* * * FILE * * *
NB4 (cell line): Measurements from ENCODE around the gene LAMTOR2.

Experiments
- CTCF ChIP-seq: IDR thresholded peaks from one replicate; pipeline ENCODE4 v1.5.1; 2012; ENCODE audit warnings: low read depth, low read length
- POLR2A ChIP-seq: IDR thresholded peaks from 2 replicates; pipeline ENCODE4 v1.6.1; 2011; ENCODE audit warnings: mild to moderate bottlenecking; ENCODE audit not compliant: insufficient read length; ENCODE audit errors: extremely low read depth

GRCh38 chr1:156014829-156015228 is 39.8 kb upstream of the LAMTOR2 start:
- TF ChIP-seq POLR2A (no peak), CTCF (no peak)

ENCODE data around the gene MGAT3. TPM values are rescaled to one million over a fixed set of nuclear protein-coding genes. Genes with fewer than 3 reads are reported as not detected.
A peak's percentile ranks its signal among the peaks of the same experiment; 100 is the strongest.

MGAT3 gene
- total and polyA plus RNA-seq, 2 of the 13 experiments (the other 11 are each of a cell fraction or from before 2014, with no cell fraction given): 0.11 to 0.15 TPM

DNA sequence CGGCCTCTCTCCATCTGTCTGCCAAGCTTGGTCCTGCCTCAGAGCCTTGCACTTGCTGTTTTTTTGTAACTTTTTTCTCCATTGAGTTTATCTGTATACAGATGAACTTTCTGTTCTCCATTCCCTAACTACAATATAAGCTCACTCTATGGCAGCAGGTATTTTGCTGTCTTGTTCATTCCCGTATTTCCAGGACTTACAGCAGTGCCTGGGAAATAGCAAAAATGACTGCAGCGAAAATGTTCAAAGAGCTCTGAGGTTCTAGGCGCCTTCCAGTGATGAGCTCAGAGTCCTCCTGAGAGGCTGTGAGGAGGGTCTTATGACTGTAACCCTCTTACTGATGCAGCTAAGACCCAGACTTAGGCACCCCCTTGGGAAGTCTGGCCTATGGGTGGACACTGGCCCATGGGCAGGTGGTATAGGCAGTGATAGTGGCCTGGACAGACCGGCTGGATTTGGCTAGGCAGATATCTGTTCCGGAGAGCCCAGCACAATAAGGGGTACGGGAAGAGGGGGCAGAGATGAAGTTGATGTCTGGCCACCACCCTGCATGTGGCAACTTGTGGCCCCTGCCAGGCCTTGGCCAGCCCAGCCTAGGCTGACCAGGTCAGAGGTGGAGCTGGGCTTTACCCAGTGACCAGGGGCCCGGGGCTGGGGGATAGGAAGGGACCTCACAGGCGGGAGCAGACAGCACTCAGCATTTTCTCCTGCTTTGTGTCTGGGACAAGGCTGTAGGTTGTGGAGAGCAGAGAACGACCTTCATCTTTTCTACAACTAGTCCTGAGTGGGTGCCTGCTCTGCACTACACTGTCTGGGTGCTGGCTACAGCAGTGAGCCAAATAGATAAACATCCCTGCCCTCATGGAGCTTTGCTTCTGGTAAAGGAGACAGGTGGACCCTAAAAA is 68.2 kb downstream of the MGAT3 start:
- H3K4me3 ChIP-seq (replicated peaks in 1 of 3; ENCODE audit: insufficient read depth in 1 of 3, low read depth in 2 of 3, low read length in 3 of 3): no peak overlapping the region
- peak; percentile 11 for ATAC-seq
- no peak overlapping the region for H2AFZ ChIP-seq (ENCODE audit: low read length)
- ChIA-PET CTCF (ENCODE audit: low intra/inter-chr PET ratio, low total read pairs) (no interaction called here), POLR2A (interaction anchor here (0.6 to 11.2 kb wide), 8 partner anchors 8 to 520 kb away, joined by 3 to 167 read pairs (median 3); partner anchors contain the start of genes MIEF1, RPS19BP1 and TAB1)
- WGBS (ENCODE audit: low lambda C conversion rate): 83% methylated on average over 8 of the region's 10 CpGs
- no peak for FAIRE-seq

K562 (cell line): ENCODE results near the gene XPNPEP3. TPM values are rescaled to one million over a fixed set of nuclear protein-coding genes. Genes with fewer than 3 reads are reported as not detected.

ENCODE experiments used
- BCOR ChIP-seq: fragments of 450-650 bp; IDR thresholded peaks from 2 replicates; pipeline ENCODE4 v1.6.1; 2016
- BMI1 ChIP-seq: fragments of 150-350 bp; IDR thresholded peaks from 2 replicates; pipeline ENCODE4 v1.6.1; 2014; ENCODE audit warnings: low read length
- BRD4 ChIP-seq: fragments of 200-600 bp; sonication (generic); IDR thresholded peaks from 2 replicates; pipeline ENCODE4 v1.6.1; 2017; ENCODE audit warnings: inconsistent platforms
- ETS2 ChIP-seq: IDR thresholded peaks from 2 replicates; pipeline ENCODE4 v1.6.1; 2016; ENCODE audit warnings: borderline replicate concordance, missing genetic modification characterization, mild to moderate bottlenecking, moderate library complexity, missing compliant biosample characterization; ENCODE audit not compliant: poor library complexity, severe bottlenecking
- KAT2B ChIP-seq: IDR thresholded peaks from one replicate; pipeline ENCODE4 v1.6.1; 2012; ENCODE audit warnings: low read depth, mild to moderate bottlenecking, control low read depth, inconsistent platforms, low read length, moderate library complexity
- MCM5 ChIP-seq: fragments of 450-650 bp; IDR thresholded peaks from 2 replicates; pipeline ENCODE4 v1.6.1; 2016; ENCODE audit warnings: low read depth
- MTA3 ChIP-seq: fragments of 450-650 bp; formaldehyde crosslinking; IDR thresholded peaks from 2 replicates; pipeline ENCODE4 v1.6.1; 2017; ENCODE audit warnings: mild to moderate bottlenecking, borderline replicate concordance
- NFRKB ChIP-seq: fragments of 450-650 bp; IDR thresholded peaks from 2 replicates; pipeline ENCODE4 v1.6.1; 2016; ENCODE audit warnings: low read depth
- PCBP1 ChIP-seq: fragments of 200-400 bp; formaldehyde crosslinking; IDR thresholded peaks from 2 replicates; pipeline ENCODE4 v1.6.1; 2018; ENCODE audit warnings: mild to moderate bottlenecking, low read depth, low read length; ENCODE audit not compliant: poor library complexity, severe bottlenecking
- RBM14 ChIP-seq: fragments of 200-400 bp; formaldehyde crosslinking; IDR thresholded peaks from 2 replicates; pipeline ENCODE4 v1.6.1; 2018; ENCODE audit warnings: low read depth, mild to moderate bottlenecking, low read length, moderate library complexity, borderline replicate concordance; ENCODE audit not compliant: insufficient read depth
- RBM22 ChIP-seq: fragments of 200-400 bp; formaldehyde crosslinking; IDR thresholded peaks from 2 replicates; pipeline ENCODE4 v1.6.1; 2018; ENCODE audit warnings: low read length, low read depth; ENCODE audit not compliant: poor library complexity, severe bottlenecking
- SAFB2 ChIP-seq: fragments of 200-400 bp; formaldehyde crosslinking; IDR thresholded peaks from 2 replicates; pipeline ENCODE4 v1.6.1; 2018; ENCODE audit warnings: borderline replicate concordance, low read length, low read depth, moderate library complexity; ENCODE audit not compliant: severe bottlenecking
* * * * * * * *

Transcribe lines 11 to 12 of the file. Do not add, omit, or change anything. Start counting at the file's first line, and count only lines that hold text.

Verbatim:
DNA sequence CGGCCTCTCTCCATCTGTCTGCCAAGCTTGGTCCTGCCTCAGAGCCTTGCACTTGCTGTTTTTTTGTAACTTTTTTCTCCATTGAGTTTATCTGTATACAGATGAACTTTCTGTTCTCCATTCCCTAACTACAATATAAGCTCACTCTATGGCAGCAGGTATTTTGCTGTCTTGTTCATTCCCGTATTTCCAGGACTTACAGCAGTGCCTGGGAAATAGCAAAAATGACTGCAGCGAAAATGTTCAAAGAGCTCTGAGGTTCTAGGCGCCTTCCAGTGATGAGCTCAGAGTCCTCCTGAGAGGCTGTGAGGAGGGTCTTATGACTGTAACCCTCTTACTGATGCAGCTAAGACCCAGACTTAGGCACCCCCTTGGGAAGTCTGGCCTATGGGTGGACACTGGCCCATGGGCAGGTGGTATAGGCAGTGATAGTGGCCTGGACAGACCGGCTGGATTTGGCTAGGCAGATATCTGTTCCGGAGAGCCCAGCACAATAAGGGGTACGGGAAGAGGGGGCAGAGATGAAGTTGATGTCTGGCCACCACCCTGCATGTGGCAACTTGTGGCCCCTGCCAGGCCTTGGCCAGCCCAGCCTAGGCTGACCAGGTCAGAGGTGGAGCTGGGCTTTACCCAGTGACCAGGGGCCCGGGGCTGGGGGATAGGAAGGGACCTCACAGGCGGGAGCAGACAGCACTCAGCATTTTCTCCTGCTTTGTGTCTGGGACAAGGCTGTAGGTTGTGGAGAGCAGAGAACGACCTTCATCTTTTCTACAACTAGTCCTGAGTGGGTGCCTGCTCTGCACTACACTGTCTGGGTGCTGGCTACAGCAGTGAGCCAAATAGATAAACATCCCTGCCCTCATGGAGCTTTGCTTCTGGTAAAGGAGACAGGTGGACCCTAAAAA is 68.2 kb downstream of the MGAT3 start:
- H3K4me3 ChIP-seq (replicated peaks in 1 of 3; ENCODE audit: insufficient read depth in 1 of 3, low read depth in 2 of 3, low read length in 3 of 3): no peak overlapping the region